Most scientists I know are map-geeks. What’s not to love about a 2-dimensional abstraction that captures gobs of information in an economical way? For those of us who love biogeography–the study of the distribution of life across the planet–how one renders the globe is vital to understanding where and why the diversity is. And the Mercator projection, the view of the world one sees from most North American classrooms, leaves, let us say, a little bit to be desired in that department. In the Mercator, the area of the continents around the equator–where most of the diversity of life can be found, is shrunk relative to poles. The story goes that Mercator, a German, devised a map that made Germany look as big as possible (but, in a karmic backfire, made Russia look even bigger, and let’s not even get started about Greenland).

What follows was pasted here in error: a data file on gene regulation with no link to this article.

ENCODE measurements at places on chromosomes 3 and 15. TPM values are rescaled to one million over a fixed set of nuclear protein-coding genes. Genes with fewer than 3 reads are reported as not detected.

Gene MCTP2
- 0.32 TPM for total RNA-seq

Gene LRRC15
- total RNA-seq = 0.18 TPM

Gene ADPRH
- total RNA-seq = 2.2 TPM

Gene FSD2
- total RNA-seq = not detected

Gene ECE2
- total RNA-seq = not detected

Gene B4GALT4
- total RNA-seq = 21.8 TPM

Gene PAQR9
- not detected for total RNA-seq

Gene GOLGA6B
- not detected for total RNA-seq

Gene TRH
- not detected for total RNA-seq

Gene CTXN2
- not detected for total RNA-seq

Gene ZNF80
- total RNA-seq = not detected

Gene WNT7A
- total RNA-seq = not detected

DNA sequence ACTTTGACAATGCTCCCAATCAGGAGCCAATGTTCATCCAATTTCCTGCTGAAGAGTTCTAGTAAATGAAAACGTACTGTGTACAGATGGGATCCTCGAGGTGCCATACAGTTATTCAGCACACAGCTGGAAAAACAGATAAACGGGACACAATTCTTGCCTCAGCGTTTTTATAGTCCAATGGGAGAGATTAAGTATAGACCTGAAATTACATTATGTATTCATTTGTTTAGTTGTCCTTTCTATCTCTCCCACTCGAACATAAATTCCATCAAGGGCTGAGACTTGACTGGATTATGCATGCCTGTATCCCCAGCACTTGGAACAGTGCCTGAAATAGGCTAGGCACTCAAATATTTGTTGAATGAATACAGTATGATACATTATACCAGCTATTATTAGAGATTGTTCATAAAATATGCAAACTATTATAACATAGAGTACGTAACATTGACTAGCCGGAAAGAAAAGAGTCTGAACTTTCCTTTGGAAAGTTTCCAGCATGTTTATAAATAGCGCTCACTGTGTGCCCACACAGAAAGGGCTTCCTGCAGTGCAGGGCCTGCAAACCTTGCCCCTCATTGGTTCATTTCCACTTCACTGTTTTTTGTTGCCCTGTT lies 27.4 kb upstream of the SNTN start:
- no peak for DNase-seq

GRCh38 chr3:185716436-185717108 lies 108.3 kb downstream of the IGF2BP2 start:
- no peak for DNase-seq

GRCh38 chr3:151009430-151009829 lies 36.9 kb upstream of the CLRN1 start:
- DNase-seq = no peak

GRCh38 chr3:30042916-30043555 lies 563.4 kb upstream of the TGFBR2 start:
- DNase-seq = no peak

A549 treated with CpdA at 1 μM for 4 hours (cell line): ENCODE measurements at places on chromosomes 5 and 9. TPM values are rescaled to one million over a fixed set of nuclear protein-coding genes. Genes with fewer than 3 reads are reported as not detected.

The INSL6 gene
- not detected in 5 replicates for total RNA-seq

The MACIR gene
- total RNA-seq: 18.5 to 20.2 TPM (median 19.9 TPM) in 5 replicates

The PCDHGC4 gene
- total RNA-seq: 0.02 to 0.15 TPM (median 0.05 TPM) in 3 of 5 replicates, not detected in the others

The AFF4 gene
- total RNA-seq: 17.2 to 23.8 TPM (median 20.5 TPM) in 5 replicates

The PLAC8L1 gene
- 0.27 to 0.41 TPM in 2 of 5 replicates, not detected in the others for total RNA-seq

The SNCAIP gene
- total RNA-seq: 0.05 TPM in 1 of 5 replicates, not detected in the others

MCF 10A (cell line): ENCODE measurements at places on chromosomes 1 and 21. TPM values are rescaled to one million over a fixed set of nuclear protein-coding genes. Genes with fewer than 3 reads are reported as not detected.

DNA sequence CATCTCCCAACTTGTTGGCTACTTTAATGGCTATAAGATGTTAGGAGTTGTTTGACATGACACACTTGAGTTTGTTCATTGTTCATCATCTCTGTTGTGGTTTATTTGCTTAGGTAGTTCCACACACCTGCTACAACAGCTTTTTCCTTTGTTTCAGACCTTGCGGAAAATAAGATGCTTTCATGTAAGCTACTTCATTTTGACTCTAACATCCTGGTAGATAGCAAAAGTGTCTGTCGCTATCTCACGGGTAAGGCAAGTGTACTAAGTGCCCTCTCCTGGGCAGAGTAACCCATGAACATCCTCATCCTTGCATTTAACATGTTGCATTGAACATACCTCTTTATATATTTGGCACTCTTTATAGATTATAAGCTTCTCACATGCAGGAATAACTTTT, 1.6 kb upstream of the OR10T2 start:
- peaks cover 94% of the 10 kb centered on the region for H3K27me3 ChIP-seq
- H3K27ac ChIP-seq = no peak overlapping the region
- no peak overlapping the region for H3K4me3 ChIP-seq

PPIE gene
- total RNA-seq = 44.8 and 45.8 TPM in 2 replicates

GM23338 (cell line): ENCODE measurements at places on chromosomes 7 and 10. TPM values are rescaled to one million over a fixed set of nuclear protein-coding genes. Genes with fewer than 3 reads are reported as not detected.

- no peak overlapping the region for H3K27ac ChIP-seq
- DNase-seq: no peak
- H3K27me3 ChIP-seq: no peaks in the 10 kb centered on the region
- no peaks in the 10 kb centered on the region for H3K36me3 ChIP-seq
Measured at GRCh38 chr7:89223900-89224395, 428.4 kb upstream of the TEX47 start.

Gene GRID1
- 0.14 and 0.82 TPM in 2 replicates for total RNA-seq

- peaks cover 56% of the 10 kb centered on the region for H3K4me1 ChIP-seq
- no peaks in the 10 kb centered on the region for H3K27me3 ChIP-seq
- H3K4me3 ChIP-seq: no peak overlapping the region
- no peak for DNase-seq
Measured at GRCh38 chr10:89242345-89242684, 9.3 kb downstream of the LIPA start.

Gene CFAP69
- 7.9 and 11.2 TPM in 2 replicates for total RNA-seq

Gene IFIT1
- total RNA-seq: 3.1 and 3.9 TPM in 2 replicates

So enter the The Peirce Quincunial, where the equator is a square. Sheer beauty.
Big tip of the hat to Victoria Johnson at The Awl.
Nice! We’re discussing the latitudinal gradient in my class this week. It’s one thing to be told this is true. Another to see how the projection changes how you see something you’ve looked at all your life.